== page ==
Sonoma County cannabis growers and rural residents still at sharp odds over cultivation rules
Nearly 8 million Californians voted to make cannabis cultivation, sales and consumption legal in 2016, and the following year more than 360 farmers sought permission to farm the intoxicating plant in Sonoma County.
Since then, only 184 permits have been granted in a county that at that time was home to about 3,000 growers. Under pressure from many of those frustrated farmers, the Board of Supervisors 15 months ago agreed to streamline the permit process and treat marijuana more like other crops.
But those rules have yet to be finalized, and they are now at the center of a widening rift between commercial marijuana cultivators and rural residents concerned about the future footprint of cannabis farms in the county.
On April 15, the county Planning Commission will take another look at a proposal to give the Agricultural Commissioner’s Office more authority to issue cultivation permits without public notice or a hearing, a main point of conflict between growers intent on going legal and rural residents who don’t want pot sprouting anywhere near them.
“The odor is horrible. There’s no escaping it,” said Robert Guthrie, a Sebastopol area resident who said the smell from nearly an acre of cannabis 100 feet from his home lasts from June until the fall harvest.
“That’s really the time you want to be outdoors,” he said, adding he would not have purchased his home in 2016 had he known what was in store a year later.
Guthrie, who keeps his windows shut year-round to avoid the heady odor, belongs to the Neighborhood Coalition, a loose confederation of residents formed in response to the proposed revision of county cannabis rules.
The group’s website — itstoomuchcannabis.com — asserts the “cannabis industry wants to open up 65,000 acres to new growth in Sonoma County,” calling it a step that “will forever alter our neighborhoods, environment and quality of life.”
A full-page advertisement the group placed Sunday in The Press Democrat makes a similar assertion, equating a potential future expansion of cannabis in the county with the extent of terrain now occupied by wine grapes.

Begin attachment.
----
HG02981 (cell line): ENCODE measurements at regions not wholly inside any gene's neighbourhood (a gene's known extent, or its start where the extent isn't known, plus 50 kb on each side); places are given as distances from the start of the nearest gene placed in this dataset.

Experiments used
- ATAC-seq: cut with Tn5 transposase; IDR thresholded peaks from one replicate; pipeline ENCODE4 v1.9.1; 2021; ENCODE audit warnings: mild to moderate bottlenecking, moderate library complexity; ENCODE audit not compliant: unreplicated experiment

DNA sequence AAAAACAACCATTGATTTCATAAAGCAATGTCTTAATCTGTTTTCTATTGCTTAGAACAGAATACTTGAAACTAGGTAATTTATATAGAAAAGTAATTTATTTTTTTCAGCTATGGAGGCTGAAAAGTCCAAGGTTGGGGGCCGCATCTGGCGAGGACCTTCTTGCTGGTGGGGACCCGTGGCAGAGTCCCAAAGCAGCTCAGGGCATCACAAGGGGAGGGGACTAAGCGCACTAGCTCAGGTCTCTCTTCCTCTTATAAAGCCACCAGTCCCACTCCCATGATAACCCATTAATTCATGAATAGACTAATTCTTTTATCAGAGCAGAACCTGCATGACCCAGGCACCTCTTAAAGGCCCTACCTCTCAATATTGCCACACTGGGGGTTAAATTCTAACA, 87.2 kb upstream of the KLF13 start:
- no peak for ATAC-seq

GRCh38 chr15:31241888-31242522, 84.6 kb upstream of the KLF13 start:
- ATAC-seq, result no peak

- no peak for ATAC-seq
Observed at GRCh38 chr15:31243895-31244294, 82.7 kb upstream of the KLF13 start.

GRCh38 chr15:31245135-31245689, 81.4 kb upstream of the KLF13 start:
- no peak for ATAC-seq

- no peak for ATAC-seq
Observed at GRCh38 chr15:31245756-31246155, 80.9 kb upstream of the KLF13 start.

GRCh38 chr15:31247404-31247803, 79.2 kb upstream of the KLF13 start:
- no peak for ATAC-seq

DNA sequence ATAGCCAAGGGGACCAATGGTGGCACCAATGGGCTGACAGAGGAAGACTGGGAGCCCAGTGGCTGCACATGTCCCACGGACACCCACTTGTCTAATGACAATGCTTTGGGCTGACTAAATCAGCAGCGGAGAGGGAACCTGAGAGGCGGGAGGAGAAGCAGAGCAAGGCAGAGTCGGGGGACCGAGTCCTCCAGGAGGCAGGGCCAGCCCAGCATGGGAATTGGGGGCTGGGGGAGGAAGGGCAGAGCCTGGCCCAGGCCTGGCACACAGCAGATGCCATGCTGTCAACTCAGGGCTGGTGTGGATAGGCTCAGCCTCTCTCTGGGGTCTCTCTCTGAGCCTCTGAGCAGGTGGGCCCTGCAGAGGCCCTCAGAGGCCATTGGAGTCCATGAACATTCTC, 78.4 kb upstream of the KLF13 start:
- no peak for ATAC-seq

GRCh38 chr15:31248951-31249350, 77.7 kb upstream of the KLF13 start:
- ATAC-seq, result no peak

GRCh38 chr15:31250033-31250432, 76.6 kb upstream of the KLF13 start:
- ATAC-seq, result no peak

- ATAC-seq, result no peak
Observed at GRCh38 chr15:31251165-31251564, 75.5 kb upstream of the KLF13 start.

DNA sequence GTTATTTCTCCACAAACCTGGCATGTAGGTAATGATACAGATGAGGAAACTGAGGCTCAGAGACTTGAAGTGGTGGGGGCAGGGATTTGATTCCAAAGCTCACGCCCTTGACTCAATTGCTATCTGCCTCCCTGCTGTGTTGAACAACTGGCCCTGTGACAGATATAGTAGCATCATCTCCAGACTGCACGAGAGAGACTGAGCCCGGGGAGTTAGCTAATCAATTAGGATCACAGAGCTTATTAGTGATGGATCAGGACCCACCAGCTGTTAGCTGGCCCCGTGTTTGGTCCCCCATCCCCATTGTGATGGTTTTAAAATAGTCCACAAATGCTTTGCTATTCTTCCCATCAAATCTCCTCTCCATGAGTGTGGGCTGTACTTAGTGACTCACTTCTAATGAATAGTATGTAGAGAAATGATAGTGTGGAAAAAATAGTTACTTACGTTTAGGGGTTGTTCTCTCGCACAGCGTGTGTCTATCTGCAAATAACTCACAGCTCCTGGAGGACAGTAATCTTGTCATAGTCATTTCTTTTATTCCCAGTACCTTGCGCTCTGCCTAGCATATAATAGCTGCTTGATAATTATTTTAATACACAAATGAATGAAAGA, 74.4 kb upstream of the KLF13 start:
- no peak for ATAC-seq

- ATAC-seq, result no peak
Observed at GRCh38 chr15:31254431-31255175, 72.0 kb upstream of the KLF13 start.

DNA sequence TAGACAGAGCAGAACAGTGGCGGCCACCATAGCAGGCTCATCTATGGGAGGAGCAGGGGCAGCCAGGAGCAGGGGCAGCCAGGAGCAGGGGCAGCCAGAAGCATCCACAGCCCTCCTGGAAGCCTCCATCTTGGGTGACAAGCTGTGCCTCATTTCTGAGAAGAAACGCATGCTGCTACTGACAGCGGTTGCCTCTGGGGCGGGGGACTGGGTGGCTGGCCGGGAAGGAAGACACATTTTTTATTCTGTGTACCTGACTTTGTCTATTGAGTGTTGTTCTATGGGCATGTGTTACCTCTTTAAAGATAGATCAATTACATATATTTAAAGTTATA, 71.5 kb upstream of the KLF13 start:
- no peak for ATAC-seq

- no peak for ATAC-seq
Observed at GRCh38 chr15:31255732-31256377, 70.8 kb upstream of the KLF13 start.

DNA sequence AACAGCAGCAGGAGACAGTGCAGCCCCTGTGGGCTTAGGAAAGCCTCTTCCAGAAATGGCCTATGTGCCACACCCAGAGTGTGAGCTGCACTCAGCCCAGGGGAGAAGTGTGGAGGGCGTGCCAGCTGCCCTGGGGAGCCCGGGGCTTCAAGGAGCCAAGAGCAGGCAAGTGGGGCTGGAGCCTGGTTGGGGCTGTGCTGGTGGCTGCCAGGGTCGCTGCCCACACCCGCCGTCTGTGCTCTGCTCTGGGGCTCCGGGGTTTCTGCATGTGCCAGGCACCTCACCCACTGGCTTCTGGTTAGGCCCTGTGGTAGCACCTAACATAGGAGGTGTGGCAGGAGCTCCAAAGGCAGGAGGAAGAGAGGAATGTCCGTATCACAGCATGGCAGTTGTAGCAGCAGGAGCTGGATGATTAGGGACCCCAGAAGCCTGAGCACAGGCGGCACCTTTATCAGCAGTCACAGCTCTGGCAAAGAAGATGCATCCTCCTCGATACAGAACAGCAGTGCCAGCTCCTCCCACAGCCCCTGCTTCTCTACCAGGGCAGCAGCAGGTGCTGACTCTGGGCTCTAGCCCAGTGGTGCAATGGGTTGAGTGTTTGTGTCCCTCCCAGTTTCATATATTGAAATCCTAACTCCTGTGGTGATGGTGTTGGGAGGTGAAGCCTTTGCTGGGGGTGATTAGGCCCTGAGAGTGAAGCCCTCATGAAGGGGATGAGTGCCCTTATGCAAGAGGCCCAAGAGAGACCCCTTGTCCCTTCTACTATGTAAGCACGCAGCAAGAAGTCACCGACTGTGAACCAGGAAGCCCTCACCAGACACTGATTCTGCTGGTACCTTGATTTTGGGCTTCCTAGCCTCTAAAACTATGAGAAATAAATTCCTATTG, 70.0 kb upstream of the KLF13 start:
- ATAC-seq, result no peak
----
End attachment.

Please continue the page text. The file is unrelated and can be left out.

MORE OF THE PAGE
It’s a claim without much if any ground truth, say county officials involved in deciding the disputed rules.
“I would question where that statement comes from,” said Lynda Hopkins, chair of the Board of Supervisors. “If they have data to back up that assertion, I would like to see it.”
The coalition’s website includes a map of the county plastered with blue icons indicating “potential future cannabis grow properties” and a statement that nearly 100,000 residents will live within a mile of one of the sites.
A county planning document says the proposed ordinance would cover up to 65,753 acres but adds that it is “extremely unlikely” all available land would be used to grow cannabis. The document does not say how much of that terrain is occupied by wine grapes, the region’s dominant crop, or other forms of agriculture.
The county currently limits outdoor cannabis plantings to 1 acre and allows them only on properties 10 acres or larger outside city limits on parcels zoned for agriculture and resource development.
The proposed law would allow more plants on larger properties as long as the cultivated area doesn’t exceed 10% of the parcel.
It would also allow Agricultural Commissioner Andrew Smith to grant cultivation permits on agriculture and resource zoned lands if certain standards are met.
Approval of cultivation projects that do not meet the standards would continue to be handled by Permit Sonoma, the county’s planning and building agency, through a process involving public notice and hearing.
The cannabis industry, while supportive of some of those changes, has still found fault in the revisions.
Lauren Mendelsohn, an attorney with a Sebastopol firm focused on the hemp and cannabis industries, and Craig Litwin, CEO of the 421 Group, a cannabis industry consultancy, said that many parcels of 10 acres or more would by disqualified for failing to meet standards for slopes, setbacks from neighbors and streams and water supply.
Litwin said the water supply standards in the county’s proposal are “stronger than anything we’ve seen before,” including mandatory hydrological testing.
Cannabis critics say the new regulations, on the other hand, may not go far enough to safeguard the local landscape.
The Neighborhood Coalition’s full-page newspaper advertisement says the proposed ordinance “has not been fully studied for its potential long-term environmental effects.” It goes on to call out potential impacts on water supply and other scarce resources.